Study finds mag-lev trains feasible for the I-70 corridor at cost of $5.5 billion
Front Range high-speed rail cost estimated at $14 billion
by Allen Best
Technology isn’t a barrier for high-speed trains on the I-70 corridor between metropolitan Denver and mountain resorts, according to a study now being wrapped up by the Colorado Department of Transportation.
The cost? That’s another matter.
Magnetic-levitation technology is a big winner in the study. Mag-lev trains use electric force to cause trains to levitate over a rail while moving. Supporters such as Kevin Coates point to the absence of friction in reducing maintenance and operating costs. For the I-70 corridor, mag-lev also offers the advantage of being able to handle steeper grades than steel-wheeled trains.
The study finds that mag-lev can handle grades of 8 to 10 percent and theoretically up to 15 percent.
This compares with the existing grades of 6 to 7 percent for I-70.
Steel-wheeled trains can handle grades of up to 3 percent. Because of this limitation, the study concludes that 60 percent of the route from Golden to Eagle would require tunnels, including a 20-mile tunnel from Georgetown to Silverthorne. All this would boost the cost to $32 billion.
Mag-lev, with a need for fewer tunnels, would cost $13.5 billion for Golden to Eagle, or $5.5 billion if the line ends at Breckenridge. This assumes a somewhat slower high-speed train of 120 mph, which would decrease ridership. Other mag-lev trains could reach speeds of 150 mph but at higher costs.
The alignment envisioned in the study sees a short tunnel under Loveland Pass. From Keystone, the train would go directly to Breckenridge, bypassing Silverthorne and Frisco. The alignment deviates by up to a mile from existing highways.
Beyond Breckenridge, the line would tunnel under the Tenmile Range to Copper Mountain.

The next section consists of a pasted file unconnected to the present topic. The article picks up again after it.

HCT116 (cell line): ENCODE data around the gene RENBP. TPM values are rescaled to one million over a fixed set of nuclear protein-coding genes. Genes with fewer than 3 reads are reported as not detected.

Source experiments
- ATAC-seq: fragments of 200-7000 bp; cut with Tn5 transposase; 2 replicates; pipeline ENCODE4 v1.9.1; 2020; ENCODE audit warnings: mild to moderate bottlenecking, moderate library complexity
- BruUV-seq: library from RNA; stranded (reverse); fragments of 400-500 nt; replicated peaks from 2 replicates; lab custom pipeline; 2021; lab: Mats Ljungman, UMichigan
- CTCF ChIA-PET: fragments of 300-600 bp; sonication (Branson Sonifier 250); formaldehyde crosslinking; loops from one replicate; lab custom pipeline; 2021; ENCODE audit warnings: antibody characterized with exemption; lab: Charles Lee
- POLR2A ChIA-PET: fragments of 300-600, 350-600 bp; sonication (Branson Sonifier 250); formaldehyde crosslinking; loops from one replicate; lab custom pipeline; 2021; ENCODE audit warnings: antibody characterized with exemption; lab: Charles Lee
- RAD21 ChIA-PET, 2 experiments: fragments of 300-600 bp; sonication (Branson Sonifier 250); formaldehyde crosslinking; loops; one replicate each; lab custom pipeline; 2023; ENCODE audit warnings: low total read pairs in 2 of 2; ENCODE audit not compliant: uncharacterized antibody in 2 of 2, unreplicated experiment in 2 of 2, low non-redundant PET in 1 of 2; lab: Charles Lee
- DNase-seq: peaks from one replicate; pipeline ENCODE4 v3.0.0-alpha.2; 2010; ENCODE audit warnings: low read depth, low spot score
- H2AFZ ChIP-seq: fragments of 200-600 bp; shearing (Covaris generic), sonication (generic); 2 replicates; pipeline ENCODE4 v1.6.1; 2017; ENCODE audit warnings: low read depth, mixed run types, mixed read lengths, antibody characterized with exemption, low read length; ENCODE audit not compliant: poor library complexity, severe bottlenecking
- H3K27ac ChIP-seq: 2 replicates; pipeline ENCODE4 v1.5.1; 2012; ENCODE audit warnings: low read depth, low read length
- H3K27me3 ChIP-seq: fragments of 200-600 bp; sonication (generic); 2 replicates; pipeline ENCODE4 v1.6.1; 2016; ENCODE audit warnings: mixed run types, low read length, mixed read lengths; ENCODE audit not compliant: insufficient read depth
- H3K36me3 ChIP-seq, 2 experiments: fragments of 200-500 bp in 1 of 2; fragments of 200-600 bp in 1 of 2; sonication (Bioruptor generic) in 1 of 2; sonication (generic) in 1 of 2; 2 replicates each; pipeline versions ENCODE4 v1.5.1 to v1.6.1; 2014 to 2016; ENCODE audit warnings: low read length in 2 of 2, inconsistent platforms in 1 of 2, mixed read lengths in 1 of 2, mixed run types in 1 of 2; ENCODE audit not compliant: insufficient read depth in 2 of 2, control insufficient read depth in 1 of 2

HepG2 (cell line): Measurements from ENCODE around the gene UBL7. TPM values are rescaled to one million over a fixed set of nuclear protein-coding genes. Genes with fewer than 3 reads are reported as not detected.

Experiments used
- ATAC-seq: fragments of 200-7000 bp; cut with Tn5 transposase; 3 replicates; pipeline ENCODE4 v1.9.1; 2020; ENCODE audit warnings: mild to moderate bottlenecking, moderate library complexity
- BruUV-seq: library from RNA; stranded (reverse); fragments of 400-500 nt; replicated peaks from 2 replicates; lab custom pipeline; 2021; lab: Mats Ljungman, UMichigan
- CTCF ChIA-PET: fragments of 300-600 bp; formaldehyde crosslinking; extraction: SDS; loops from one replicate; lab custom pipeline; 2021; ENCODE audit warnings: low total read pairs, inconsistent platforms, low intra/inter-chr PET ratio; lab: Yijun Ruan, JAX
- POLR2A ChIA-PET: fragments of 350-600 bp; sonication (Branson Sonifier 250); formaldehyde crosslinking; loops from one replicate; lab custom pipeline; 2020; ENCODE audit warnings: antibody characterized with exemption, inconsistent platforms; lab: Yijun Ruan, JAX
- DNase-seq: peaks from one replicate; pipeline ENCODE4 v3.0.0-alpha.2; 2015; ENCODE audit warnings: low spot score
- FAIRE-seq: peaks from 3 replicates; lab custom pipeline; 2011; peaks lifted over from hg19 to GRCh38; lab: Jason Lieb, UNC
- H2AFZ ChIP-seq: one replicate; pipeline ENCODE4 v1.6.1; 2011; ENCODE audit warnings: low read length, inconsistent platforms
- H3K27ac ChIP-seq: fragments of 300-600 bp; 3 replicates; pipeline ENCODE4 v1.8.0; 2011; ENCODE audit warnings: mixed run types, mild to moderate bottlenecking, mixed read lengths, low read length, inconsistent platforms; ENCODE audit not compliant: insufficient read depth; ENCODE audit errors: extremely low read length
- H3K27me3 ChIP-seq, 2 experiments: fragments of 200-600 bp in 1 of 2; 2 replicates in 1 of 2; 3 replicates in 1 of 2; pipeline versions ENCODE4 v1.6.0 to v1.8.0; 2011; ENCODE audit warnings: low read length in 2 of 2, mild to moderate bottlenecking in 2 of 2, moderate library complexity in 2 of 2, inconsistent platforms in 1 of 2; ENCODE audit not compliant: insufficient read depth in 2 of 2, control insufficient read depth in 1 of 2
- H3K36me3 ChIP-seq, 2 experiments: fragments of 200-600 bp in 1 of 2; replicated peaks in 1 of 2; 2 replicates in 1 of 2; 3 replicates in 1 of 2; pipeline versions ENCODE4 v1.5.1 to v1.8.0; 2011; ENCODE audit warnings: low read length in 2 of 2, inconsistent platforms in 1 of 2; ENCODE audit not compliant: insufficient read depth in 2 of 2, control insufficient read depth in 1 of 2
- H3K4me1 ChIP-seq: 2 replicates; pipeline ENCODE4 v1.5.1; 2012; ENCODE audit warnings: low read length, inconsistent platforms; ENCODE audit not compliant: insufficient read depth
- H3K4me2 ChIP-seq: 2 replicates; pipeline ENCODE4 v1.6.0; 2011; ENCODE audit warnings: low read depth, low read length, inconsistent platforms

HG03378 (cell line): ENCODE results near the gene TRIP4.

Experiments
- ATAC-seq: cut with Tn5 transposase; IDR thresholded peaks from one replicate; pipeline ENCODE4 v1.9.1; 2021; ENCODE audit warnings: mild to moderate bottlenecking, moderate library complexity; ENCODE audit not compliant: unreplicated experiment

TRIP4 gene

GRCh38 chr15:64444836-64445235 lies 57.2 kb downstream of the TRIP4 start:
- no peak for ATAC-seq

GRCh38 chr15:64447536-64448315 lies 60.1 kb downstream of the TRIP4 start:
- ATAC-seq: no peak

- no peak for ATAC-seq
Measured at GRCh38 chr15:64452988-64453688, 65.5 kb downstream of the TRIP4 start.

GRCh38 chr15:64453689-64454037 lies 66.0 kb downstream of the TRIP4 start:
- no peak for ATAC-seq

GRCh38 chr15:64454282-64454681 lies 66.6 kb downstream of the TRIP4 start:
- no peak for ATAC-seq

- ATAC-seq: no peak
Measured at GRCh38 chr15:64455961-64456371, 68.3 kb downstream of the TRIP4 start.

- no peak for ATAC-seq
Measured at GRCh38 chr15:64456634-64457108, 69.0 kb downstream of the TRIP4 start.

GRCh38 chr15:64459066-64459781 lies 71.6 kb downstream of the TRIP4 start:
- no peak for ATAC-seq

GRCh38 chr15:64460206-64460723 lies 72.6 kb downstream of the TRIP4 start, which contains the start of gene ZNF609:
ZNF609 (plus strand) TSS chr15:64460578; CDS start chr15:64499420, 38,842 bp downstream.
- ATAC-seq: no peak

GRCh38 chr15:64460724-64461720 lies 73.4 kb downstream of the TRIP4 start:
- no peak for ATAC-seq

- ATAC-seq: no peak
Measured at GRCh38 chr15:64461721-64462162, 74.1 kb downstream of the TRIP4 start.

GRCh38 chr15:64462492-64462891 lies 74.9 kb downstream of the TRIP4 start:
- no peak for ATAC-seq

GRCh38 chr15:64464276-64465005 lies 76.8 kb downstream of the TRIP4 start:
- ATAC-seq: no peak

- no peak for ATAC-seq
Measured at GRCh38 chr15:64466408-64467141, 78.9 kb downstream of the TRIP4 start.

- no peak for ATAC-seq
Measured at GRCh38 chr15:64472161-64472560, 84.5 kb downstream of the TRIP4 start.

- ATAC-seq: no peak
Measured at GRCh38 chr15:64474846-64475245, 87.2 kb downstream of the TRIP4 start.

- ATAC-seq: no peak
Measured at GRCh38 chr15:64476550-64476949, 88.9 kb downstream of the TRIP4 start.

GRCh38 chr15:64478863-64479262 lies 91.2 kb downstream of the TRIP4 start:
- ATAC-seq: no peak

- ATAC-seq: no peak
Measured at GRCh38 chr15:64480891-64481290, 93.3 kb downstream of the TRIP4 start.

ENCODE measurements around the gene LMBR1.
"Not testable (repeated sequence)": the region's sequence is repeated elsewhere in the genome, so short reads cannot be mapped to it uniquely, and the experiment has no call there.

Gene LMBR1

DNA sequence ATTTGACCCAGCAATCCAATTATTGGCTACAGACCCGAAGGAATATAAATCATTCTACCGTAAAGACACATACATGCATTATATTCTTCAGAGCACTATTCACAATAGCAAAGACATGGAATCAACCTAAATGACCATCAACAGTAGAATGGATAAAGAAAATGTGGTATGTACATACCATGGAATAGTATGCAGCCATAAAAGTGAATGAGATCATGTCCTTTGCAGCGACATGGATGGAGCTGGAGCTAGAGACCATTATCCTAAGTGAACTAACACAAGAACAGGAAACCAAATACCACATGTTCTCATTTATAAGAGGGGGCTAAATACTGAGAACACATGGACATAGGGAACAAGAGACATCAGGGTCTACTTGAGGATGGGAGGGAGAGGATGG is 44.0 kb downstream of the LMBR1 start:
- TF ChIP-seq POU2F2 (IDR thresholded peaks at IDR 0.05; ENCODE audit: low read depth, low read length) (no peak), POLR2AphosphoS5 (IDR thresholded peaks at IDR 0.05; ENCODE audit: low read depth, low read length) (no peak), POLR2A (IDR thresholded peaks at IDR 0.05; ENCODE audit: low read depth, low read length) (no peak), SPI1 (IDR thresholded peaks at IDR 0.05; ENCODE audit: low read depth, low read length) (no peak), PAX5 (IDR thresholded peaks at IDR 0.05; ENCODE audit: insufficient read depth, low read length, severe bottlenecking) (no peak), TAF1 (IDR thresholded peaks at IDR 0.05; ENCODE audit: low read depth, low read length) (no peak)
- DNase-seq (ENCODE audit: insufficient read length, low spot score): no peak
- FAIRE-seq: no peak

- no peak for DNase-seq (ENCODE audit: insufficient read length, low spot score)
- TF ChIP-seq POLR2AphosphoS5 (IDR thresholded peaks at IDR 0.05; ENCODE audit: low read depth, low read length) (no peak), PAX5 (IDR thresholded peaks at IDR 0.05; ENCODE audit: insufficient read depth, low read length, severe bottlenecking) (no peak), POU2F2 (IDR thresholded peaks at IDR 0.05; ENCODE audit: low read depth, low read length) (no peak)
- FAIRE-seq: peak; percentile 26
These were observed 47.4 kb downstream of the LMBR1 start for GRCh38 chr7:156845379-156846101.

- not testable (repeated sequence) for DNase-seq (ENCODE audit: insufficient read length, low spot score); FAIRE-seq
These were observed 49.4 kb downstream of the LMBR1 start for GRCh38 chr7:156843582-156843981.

Along the gentle terrain of the I-25 corridor, steel-wheeled trains would be most cost effective. High-speed rail in the 180 miles between Fort Collins and Pueblo could be provided for $14 billion, according to the study. Such high-speed trains already operate in France, Spain and Germany.
The study finds that ridership of an I-70 or mountain train would be boosted if a high-speed train also exists along the Front Range.
Financing terms available?
But who will pay for these trains? That’s always been the hard question. Ridership studies find that operation and maintenance could be covered without subsidy. But building it is another matter.
Private financiers have said they could come up with $1 billion for a $6 billion mag-lev train between Golden and Breckenridge. But where would the rest of the money come from. C-DOT has an annual budget of $1 billion to $1.5 billion for all of Colorado, for everything.
In time—certainly not for a few years, given the gridlock in Congress—the federal government might come up with more money. Against the broad stretch of history, the federal government has financed most of our major transportation. Before the budget impasse, it had agreed to do so again, this time with high-speed rail between Los Angeles and San Francisco.
“We don’t have the expectation that it’s feasible in the near term. In other words, we can’t find the funding in the next 5 to 10 years,” says David Krutsinger, manager of special projects and rail for C-DOT. “And a substantial funding source would be required to make it feasible in the future.”
A regional taxing district would have to be assembled, perhaps akin to the taxing district that paid for construction of the Moffat Tunnel, providing a passage under the Continental Divide in what was intended to be a direct line from Denver to Salt Lake City. Property taxes from Denver to Craig along the railroad line were levied from the start of construction in 1922 to retirement of the bonds in 1983. The cost of that tunnel, however, was $6.62 million, although the full cost, including interest, was almost $24 million. For more, see Wikipedia entry.
In this case, a taxing district of Eagle, Summit, Clear Creek and Jefferson counties couldn’t deliver enough money short of staggering levels of taxation. The tax base would have to be broadened to metropolitan Denver and perhaps to more outlying areas. For example, would Steamboat benefit from the proximity of such trains? Grand Junction? If so, says Krutsinger, a sales tax of less than a half-cent might be enough to pay the costs.
He also points out that high-speed trains would have to be packaged with other transportation improvements, from bicycle paths to airports. Benefits would have to be part of the package, too, ranging from improved air quality to increased jobs.
Of course, as the oversight committee sees this, no additional tax for transportation is likely until FastTracks is completed, possibly no sooner than 2040. Then again, that could change. The Denver-Boulder Turnpike, started in 1952, was paid off in 15 years, 15 years ahead of schedule.
Taking the leap